British 20th C, except portraits, Continental European after 1800, East of England and The Midlands: Artists and Subjects, Sculpture 15 Could this be a bronze by the Croatian sculptor Petar Palavicini (1888–1958)?

Topic: Artist

I believe the signature may wrap around the sides of the base (images #7-8) [both attached], and I do not think it is 'P Poute' but the initials are clearly PP. After looking into the matter, I believe this is by Petar (or Petrus) Palavicini (1888-1958), a Croatian sculptor who exhibited in London and Swansea (1930) and Belfast (1931), and this piece could easily be c. 1930. Compare to this piece by him, and note especially the base and the treatment of the feet in both works, as well as the similarity of the figures overall Here is another work by him with biographical information Here is his listing on Mapping Sculpture, which is what pointed me in the right direction based on his initials
Could the title really be Byblis, the mythological character who fell in love with her twin brother? This statuette depicts a very young woman standing nude, wearing what appears to be a small fez cap.

Jacinto Regalado, Entry reviewed by Art UK

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The Collection has commented: 'The provenance is the Funduklian collection. Arto Funduklian, son of an Armenian refugee living in Manchester, went to learn the oriental goods market in Paris in the 1920s. While there, he purchased several artworks, mostly prints and engravings by contemporary artists. He moved to New York (where he died), leaving his collection with his brother Vahe who remained in Manchester in the textile industry. Vahe collected a few more pieces by contemporary artists before retiring to Buxton with the third brother Naz. The collection was bequeathed in 1980. The documentation includes three sculptures including Babylisse (written as this) but no artist ascribed. I assume that the then curator identified the artist and I've no idea of the source. The suggestion that this is Palavicini is appealing, but is it not too few letters before the v on the signature?’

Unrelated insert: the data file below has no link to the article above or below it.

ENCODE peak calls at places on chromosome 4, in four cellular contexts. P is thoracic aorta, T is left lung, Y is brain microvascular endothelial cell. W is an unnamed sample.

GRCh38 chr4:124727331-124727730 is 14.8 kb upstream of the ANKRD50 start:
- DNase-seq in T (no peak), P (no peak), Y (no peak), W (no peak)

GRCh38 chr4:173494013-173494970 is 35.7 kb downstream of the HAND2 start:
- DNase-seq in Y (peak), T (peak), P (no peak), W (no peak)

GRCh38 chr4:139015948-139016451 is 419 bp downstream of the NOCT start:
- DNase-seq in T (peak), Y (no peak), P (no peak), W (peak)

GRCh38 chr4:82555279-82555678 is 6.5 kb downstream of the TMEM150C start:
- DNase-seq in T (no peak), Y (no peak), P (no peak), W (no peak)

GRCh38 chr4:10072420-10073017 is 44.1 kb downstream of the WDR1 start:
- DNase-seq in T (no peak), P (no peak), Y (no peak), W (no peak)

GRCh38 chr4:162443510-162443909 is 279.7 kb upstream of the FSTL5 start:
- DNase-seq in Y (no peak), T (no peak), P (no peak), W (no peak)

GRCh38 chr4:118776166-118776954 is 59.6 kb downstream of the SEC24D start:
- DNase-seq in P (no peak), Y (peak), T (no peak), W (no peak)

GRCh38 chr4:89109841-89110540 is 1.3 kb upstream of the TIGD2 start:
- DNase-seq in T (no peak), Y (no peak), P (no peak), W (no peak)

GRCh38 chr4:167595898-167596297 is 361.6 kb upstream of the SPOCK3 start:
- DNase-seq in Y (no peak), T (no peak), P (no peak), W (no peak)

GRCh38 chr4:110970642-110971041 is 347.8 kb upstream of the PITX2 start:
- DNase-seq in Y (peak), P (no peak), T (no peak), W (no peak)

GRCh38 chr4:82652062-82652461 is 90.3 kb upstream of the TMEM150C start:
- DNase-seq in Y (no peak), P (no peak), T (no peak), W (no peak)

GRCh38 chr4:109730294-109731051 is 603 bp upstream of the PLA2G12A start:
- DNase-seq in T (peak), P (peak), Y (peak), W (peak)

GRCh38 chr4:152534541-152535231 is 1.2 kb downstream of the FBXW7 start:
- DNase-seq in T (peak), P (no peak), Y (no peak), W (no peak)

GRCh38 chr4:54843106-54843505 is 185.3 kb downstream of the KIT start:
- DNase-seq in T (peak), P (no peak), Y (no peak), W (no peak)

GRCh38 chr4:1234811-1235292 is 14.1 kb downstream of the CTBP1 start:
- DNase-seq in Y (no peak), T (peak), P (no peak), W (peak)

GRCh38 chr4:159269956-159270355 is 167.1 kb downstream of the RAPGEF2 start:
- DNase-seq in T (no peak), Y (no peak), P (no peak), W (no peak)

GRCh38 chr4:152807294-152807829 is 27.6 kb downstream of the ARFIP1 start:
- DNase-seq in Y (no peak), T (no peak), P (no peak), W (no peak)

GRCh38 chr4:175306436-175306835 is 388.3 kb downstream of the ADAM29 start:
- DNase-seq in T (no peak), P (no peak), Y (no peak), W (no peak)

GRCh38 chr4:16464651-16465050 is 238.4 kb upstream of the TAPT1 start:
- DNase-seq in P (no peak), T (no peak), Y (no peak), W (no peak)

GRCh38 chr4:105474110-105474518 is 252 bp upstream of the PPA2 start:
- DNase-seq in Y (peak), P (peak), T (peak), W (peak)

Jacinto Regalado,

Based on the attached enlarged view of image #8, I now think it may not be part of the signature but rather a reference to this piece being 1/5 or 1/6, referring to the number of versions made.

Jacinto Regalado,

I suppose the title might conceivably be an Armenian name or word, but I am not at all familiar with that language.

Marcie Doran,

The first composite is based on the Pallavicini work on that Jacinto mentioned in the introduction to this discussion.

The National Museum of Modern Art, Zagreb, has a work by Pallavicini dated 1922 that is signed with his first initial and his surname. The second composite is based on that work.

Jacinto Regalado,

Thank you, Marcie. I'm afraid the signature on our work, albeit hard to make out, may not be Pallavicini, so my original theory may have been a sort of near miss.

Jacinto Regalado,

Yes, Kieran, that is the maddening thing, that the style seems to fit Pallavicini but the signature, athough with the same initials, refuses to cooperate sufficiently, as it were.

Kieran Owens,

It should also be noted that the suggested artist Pallavicini used two letters L in his signature on several bronzes that can be seen online.

Kieran Owens,

Jacinto, can we assume that there was no writing evident on the other two sides of the base that have not yet been mentioned in this discussion?

Kieran Owens,

Also, this could be a work by a student of Pallavicini, as he appears to have had some:

It also could easily be the case that if this piece is by an Eastern European artist from a Russian speaking region, the two obvious first letters could be Cyrillic Ps, which would be pronounced as two Rs in English.

Jacinto Regalado,

There are only close-ups of the back and the side on the figure's right. Enlarging the images of the front and the side on the figure's left shows no definite writing, though the front side is equivocal (I suppose, if there is writing there, it would be the title).

Kieran Owens,

....that last bit might more accurately read as:

would be pronounced as two English Rs.

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